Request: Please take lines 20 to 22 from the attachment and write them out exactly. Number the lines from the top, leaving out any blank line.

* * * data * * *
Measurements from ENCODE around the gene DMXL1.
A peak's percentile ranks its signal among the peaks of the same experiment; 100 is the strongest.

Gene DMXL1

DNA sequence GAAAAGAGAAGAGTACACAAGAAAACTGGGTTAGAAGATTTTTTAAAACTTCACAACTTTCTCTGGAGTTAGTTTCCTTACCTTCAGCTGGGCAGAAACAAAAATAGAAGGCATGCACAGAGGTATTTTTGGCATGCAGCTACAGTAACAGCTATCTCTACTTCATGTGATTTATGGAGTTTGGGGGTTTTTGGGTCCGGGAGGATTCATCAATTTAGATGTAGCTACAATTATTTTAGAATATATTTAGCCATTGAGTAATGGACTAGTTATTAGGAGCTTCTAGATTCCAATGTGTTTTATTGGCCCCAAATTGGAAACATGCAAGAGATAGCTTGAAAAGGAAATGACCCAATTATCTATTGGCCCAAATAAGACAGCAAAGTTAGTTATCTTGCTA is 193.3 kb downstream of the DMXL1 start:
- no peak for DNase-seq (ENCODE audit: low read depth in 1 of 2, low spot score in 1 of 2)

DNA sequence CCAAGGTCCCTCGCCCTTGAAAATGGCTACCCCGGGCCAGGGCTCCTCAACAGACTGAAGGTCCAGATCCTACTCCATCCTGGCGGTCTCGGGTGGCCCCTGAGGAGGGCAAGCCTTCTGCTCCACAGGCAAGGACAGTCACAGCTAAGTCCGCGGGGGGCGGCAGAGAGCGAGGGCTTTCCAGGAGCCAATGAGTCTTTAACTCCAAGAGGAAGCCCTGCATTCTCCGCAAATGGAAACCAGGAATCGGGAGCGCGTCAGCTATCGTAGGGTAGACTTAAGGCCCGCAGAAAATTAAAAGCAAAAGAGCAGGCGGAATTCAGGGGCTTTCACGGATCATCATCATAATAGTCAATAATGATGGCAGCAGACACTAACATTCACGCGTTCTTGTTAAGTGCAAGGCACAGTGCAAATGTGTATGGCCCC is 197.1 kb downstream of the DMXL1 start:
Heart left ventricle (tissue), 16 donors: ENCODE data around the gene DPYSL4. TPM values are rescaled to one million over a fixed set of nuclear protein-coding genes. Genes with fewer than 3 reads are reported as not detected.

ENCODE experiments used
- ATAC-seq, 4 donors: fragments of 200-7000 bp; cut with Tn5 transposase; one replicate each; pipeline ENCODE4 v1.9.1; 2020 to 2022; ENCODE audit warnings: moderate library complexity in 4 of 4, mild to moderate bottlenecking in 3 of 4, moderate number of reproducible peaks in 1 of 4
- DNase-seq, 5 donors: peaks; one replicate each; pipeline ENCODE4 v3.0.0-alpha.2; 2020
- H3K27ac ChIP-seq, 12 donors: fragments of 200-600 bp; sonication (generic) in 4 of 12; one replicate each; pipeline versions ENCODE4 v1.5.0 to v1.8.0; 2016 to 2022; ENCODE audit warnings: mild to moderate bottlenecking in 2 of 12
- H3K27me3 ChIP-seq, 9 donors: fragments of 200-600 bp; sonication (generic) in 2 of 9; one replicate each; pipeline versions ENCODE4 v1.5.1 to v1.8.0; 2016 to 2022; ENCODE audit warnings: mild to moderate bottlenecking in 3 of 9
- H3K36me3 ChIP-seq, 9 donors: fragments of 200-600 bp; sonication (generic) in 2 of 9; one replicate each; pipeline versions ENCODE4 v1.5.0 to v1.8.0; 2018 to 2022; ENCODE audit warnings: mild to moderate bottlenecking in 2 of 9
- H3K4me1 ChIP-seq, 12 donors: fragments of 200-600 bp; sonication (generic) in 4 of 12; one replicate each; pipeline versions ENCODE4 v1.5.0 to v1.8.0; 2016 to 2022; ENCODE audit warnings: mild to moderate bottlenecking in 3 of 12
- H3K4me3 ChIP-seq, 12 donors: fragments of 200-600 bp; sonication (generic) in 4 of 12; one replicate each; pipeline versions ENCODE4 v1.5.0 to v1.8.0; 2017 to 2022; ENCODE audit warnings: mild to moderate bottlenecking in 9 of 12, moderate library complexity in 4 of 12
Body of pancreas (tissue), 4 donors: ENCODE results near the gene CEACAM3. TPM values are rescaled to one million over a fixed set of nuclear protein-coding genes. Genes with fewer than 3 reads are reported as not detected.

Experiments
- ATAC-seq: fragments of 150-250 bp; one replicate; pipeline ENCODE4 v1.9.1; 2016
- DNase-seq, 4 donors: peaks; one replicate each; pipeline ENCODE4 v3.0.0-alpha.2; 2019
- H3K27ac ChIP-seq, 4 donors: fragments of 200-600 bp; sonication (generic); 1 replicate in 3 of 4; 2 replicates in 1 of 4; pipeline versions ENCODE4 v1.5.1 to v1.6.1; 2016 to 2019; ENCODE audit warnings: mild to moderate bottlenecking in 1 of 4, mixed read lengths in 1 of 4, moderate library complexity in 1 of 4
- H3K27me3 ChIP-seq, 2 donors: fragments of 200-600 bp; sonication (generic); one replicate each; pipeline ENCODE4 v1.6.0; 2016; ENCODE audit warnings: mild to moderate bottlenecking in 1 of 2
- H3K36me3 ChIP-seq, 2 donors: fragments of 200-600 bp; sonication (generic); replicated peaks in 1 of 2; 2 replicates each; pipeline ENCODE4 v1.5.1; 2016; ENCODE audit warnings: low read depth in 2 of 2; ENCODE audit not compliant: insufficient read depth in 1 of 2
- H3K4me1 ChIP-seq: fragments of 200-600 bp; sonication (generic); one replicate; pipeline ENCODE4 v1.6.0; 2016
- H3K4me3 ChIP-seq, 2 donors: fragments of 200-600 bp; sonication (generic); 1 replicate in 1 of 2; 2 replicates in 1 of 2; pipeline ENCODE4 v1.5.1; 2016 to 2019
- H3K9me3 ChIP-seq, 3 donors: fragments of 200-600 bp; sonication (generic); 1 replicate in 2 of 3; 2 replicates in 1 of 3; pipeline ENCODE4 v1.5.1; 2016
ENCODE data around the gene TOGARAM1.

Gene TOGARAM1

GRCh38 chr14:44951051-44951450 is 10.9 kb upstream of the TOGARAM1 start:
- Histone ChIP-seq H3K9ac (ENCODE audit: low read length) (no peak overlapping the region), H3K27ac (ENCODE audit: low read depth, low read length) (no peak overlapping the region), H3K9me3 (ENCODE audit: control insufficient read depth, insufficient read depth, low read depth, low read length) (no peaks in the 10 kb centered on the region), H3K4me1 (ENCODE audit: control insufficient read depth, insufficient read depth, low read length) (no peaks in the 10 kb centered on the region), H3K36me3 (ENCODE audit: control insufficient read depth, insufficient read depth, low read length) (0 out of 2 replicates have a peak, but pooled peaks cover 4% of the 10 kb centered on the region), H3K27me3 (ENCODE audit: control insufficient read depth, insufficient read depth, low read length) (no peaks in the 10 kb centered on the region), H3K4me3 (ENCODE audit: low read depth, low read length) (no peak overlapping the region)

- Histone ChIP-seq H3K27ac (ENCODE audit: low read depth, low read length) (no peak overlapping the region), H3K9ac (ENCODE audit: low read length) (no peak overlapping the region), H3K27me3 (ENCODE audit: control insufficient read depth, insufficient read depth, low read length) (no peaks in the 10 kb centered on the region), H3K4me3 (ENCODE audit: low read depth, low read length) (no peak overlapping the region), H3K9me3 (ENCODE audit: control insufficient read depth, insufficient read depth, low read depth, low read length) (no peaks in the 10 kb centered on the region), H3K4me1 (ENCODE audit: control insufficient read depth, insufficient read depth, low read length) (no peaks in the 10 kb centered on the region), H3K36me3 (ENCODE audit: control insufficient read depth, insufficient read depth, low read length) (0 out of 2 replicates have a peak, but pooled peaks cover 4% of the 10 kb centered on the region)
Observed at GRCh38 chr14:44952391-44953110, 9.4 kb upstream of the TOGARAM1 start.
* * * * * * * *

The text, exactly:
- H3K27ac ChIP-seq, 4 donors: fragments of 200-600 bp; sonication (generic); 1 replicate in 3 of 4; 2 replicates in 1 of 4; pipeline versions ENCODE4 v1.5.1 to v1.6.1; 2016 to 2019; ENCODE audit warnings: mild to moderate bottlenecking in 1 of 4, mixed read lengths in 1 of 4, moderate library complexity in 1 of 4
- H3K27me3 ChIP-seq, 2 donors: fragments of 200-600 bp; sonication (generic); one replicate each; pipeline ENCODE4 v1.6.0; 2016; ENCODE audit warnings: mild to moderate bottlenecking in 1 of 2
- H3K36me3 ChIP-seq, 2 donors: fragments of 200-600 bp; sonication (generic); replicated peaks in 1 of 2; 2 replicates each; pipeline ENCODE4 v1.5.1; 2016; ENCODE audit warnings: low read depth in 2 of 2; ENCODE audit not compliant: insufficient read depth in 1 of 2